How I Fell Into My Current Job
How James Rudd Found Himself Working In Nuclear
How I Fell into the Nuclear Industry: James Rudd, Business Development Manager, NSG Environmental
I grew up in the small, sleepy, picture-postcard village of Thornton-le-Dale, nestled on the southern edge of the North York Moors. It’s a great place to grow up, but it is very little in the way of significant employers other than farming, small businesses and tourism.
I was reasonably bright at school but no genius compared to my more intellectual and academic peers. Whilst there, I found that it took me a long time to write anything down, so my interests tended towards the STEM subjects, where it was possible to get away with writing a lot less and using numbers. I did reasonably well with my GCSEs, but I did not have a career or my future planned at that stage. I enjoyed school, so I decided to stay on and do my A levels.
I had an older brother who studied Maths, Physics and Chemistry at A level, so I elected to do the same — I thought all I had to do was get higher grades than him, and my parents would be content.
Again, during my A level years, my choice of a career needed to be considered. I explored a few career options through short placements and research. Eventually, I narrowed it down to Mechanical Engineering — probably, again, as this was the subject that my older brother had selected, and I thought I could get away with achieving a higher grade than him!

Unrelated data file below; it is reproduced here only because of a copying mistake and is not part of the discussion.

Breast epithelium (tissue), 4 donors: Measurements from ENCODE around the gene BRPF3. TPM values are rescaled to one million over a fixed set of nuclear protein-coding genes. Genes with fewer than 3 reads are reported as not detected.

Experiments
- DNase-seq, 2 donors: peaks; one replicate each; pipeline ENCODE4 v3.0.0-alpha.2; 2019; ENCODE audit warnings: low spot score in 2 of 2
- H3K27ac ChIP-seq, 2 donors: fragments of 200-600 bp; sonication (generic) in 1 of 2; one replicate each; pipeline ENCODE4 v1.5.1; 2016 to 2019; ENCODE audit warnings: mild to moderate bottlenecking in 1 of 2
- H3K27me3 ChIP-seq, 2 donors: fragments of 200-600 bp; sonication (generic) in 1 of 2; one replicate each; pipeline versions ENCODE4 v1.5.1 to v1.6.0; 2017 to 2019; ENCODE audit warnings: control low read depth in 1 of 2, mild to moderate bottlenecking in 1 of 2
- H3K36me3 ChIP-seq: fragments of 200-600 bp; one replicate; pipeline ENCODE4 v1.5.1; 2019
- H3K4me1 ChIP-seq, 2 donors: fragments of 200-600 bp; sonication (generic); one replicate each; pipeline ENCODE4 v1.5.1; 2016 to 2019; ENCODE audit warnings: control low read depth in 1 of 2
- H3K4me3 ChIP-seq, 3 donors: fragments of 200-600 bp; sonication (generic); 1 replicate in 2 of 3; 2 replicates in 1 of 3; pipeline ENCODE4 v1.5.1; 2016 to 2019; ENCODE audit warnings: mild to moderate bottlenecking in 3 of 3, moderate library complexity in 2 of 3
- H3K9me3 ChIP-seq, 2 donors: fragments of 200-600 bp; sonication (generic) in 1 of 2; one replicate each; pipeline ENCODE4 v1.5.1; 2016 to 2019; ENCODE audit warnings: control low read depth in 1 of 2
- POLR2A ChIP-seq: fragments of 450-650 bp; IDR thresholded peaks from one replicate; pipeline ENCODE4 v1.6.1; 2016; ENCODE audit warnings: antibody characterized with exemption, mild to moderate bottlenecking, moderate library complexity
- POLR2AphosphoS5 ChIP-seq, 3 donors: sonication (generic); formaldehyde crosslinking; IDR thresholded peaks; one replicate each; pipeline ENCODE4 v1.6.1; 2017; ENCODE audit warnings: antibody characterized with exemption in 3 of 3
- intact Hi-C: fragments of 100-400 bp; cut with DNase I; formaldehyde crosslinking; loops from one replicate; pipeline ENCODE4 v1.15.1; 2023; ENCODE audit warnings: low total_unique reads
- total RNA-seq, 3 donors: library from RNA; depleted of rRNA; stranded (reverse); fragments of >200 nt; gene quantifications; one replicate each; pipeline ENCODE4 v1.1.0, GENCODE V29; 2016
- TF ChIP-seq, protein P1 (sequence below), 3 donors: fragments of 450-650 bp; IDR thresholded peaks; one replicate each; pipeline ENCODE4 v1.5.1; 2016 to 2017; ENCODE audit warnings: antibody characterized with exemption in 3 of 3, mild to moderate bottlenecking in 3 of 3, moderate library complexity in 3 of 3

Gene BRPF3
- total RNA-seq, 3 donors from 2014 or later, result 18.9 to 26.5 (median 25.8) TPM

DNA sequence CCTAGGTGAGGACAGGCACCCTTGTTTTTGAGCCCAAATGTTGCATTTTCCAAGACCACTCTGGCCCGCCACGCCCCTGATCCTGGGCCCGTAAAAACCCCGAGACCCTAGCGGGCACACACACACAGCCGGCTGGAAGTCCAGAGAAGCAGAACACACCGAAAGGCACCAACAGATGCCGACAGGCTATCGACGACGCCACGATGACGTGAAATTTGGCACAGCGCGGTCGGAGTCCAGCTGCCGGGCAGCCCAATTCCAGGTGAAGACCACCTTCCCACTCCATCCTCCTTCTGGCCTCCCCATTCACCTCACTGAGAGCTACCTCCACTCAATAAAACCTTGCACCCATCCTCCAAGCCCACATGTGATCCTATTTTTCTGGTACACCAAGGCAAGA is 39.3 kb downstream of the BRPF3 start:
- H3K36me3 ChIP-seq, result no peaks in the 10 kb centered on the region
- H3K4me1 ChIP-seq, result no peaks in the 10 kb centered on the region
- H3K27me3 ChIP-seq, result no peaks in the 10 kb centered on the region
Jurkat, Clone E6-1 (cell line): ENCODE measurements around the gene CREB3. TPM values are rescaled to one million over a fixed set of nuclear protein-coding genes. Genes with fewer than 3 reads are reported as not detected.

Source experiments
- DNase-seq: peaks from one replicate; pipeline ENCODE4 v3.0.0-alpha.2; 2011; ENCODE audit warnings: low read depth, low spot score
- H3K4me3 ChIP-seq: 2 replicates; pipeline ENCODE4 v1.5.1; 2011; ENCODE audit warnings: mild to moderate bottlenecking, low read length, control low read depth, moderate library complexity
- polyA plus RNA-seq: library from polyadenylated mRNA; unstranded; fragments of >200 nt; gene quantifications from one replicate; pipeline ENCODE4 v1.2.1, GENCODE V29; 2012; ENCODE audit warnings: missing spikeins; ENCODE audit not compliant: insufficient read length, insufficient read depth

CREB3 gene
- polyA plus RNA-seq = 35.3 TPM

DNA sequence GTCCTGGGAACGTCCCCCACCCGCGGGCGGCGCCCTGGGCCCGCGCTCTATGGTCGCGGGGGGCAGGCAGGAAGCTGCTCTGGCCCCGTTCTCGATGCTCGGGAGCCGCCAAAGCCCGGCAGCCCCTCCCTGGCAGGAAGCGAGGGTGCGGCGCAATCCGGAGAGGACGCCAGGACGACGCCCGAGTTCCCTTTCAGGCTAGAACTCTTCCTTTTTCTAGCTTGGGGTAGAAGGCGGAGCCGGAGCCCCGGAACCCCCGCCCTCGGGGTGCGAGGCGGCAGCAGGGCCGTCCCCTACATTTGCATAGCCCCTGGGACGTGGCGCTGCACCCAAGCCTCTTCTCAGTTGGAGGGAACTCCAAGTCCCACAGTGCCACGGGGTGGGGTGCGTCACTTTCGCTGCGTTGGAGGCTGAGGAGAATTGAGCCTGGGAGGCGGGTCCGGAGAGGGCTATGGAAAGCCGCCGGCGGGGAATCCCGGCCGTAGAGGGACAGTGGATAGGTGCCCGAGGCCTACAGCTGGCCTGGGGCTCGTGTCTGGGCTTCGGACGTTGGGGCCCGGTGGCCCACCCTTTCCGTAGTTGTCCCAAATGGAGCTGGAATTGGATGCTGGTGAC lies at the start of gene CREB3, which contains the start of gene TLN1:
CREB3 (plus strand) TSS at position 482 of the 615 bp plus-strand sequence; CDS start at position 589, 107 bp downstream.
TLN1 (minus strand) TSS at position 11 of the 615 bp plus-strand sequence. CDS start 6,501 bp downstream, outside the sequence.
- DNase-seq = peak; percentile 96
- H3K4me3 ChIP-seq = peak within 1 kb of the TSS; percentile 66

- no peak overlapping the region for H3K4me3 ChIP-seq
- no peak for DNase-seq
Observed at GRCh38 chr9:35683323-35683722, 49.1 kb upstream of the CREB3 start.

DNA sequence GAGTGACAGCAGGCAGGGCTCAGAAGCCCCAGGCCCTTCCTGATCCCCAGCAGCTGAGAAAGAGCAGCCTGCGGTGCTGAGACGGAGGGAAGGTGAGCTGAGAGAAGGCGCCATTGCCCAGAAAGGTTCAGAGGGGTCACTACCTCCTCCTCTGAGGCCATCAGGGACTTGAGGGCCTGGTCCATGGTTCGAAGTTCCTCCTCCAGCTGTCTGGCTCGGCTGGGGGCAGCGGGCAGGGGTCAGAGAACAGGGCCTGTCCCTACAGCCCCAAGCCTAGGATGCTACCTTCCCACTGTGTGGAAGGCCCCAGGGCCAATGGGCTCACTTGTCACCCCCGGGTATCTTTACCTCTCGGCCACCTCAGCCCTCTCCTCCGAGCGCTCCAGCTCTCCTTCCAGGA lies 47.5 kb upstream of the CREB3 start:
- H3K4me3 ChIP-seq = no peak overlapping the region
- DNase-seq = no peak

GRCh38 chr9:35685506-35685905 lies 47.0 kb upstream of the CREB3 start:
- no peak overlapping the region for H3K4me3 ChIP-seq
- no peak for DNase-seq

My university decision was based on the following criteria:
- It had to be far enough away that I was escaping from my parents’ influence
- It was close enough that my parents could drive me and my stuff there
- It had to have some of the best sporting facilities in the region
Considering my criteria, Sheffield Hallam was selected as my best option. It turned out to be a good choice, as it was a good university that provided me with a good grounding in engineering. I enjoyed the first two years studying and in the third year I elected to take a placement year working at McCain Foods in the maintenance team.
After completing my degree, I made the only sensible choice: I went back out to work as a holiday rep in France for another long hot summer. My time there was fun, but the real fun was combining nine months of engineering with another six months of working abroad as a holiday rep in France. Unfortunately, the summer holidays only last a season and I returned to England knowing that I finally had to try and get a ‘proper’ job.